Last week, Music For Everyone hosted a music camp for 100 kids, including the very large kid in the picture above. I participated in the camp as a student/camper (part of the "Drum Warriors"). It was a blast! I learned a lot. Here are a few observations from walking a mile in the moccasins of a camper/student in music camp.
It’s humbling (but in a very good way) being thrust into a situation where you have to rely on children to help you succeed. My three Drum Warrior bandmates’ ages ran from 9-11. They all knew how to read music while I have always struggled mightily in that department. They were very patient with me. As adults, we too often dismiss what children know and have to say. If we listen they can teach us a lot. And they clearly relish being in a position where they are teaching an adult as opposed to always being the student.
I was also struck with just how amazing, competent and patient all of the instructors were (most of them full-time music teachers in schools). Whatever it is we pay our teachers, it is clearly NOT enough. Their ability to corral, organize, inspire, encourage young students (and a much older one) was truly impressive.
I gained an even more powerful sense of, and appreciation for, their ability to lead and inspire a large group of kids when I was asked to step out of my role as a camper to act as a teacher for a few minutes one morning. During the camp, various ensembles of approximately 25 – 30 children were created to learn, rehearse and on the final day of camp, perform a few pieces of music. One of the teachers/directors of one of the ensembles was called out of the room to consult with another teacher about a piece of music. I was asked, as the only available adult, to cover for that teacher for a few minutes – just to have an adult in the room. But as I stepped into the room to face an ensemble of 25 kids ages 9 – 14, I realized that they all knew more than me about the music in front of them.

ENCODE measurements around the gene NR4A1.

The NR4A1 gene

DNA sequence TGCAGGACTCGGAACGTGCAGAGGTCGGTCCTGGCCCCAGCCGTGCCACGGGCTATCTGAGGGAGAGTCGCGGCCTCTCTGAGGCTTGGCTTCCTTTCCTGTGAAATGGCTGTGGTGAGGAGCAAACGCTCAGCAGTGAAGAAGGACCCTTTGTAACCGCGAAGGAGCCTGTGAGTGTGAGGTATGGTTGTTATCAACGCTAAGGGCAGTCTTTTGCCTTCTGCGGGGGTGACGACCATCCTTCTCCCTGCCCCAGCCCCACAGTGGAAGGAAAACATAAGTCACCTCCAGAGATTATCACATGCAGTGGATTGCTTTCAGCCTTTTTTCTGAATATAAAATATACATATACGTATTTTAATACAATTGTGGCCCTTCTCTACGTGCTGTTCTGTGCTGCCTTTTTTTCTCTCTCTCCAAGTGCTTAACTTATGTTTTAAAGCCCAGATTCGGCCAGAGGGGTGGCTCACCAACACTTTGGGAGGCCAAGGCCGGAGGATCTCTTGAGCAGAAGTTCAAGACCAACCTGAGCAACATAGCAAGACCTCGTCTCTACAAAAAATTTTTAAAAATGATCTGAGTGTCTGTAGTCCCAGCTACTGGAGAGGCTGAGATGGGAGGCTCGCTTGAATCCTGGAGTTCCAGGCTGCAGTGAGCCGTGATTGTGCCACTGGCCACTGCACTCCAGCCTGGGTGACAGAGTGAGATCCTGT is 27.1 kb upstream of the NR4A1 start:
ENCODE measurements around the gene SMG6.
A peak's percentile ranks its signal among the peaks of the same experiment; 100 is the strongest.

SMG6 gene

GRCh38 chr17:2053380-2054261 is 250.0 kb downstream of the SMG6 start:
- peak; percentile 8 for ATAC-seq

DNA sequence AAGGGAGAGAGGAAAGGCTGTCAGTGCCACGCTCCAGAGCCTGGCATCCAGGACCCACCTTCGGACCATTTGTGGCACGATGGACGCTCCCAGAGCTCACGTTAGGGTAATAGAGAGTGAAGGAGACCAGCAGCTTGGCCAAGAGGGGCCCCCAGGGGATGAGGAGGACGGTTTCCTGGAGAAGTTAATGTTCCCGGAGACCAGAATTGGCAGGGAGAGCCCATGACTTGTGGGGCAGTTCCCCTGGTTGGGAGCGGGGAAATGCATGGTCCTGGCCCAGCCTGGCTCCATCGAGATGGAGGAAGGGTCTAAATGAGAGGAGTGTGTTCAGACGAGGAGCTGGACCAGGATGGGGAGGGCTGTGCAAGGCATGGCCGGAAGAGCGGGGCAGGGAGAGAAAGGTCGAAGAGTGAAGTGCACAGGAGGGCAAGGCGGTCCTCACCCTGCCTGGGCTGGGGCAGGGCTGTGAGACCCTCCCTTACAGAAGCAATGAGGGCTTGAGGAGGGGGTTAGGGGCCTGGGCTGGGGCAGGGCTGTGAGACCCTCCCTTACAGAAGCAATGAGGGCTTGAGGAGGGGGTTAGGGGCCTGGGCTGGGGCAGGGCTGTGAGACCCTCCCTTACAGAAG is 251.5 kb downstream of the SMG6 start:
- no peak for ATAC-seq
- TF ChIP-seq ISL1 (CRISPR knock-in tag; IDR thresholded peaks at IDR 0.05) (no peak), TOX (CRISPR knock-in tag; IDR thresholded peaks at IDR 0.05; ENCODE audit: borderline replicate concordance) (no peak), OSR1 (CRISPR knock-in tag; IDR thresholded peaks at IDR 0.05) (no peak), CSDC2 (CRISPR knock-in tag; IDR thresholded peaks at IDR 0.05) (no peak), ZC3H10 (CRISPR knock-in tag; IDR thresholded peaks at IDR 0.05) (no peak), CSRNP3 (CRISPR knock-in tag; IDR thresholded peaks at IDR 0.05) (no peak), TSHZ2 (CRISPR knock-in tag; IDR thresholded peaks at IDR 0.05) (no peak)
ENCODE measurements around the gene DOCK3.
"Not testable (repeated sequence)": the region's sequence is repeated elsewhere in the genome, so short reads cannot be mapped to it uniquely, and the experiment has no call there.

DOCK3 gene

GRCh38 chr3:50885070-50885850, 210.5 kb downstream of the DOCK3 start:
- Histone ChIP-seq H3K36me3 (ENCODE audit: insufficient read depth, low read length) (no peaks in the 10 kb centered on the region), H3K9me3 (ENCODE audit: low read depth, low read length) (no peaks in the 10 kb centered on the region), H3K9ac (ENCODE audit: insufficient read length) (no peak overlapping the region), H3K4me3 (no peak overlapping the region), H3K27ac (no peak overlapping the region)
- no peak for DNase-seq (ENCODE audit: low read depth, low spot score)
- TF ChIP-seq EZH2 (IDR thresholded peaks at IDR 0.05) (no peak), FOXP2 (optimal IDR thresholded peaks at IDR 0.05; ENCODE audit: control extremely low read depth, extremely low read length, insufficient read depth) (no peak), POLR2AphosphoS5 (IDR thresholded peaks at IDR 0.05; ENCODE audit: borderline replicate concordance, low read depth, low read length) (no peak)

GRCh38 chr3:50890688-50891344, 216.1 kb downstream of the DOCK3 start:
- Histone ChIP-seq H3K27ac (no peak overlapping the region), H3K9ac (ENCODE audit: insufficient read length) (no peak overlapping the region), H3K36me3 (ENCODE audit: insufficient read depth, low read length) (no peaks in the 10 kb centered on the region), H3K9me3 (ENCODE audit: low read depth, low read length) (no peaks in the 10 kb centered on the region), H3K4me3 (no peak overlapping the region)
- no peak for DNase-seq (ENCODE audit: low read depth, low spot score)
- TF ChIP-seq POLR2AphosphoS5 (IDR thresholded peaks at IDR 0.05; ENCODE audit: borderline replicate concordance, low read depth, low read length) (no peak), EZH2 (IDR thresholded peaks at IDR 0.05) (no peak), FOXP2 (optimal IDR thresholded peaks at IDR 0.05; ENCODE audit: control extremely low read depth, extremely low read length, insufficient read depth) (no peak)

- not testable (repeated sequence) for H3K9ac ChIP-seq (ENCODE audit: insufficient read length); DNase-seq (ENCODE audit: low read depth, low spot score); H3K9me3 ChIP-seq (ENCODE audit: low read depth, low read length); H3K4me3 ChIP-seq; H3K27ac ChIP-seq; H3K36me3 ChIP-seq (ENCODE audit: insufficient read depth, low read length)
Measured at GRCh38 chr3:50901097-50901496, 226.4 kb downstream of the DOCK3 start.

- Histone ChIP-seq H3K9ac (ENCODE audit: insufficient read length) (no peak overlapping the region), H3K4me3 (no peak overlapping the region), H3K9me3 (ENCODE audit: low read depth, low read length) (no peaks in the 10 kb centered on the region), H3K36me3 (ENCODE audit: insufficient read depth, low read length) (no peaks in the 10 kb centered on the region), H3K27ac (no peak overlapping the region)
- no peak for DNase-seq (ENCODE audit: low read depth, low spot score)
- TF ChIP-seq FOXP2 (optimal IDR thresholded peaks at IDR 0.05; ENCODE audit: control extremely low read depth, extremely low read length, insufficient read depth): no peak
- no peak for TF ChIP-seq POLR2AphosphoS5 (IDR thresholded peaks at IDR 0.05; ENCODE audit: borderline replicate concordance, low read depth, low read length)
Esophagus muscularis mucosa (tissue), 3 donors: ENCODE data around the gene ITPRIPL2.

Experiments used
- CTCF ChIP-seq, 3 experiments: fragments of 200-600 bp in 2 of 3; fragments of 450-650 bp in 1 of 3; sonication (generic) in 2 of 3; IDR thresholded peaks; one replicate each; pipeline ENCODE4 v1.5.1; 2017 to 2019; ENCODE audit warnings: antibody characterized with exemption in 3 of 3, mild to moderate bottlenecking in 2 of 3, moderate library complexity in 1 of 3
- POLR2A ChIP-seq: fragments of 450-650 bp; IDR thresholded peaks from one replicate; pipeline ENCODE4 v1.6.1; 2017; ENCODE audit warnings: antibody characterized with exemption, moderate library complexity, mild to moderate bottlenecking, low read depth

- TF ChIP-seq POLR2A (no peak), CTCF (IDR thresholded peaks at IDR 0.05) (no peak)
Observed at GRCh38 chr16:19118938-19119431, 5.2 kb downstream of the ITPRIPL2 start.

As I entered the room, they were just finishing a run through of one of their music pieces. Having no idea what to do to keep chaos from breaking out, I stepped to the podium, tried to project an air of authority and competence, and gave them the old standby, “Okay, that was great. Let’s take it again from the top. And a one, a two, a three and a four.”
Away they went, with me swinging my arms in time, mimicking what I observed the real teachers doing when they conducted the group.
But it didn’t take long for them to figure out that they were being led by a novice. And like a shark smelling the scent of blood in the water, they began to move in for the kill. Immediately after the piece concluded, one kid asked, “Can I go to the bathroom?”
“Of course,” I responded.
Sensing a “soft” target, two other kids, both clearly friends of the first, approached, “I have to go to the bathroom. Me too.”
“Of course.” And just like that, a “posse” had been unleashed into the halls. One is no big deal. Two is manageable. But three is a small posse.
Meanwhile, inside my classroom, things were rapidly deteriorating. Trying to think and improvise as a musician might, I asked them each to play their personal favorite note. They all complied, but by the end of this little exercise it was clear that the inmates had taken over the asylum.
Fortunately, the real teacher re-entered the room to restore order.
So, from the point of this camper, whatever it is we pay teachers, it is NOT enough.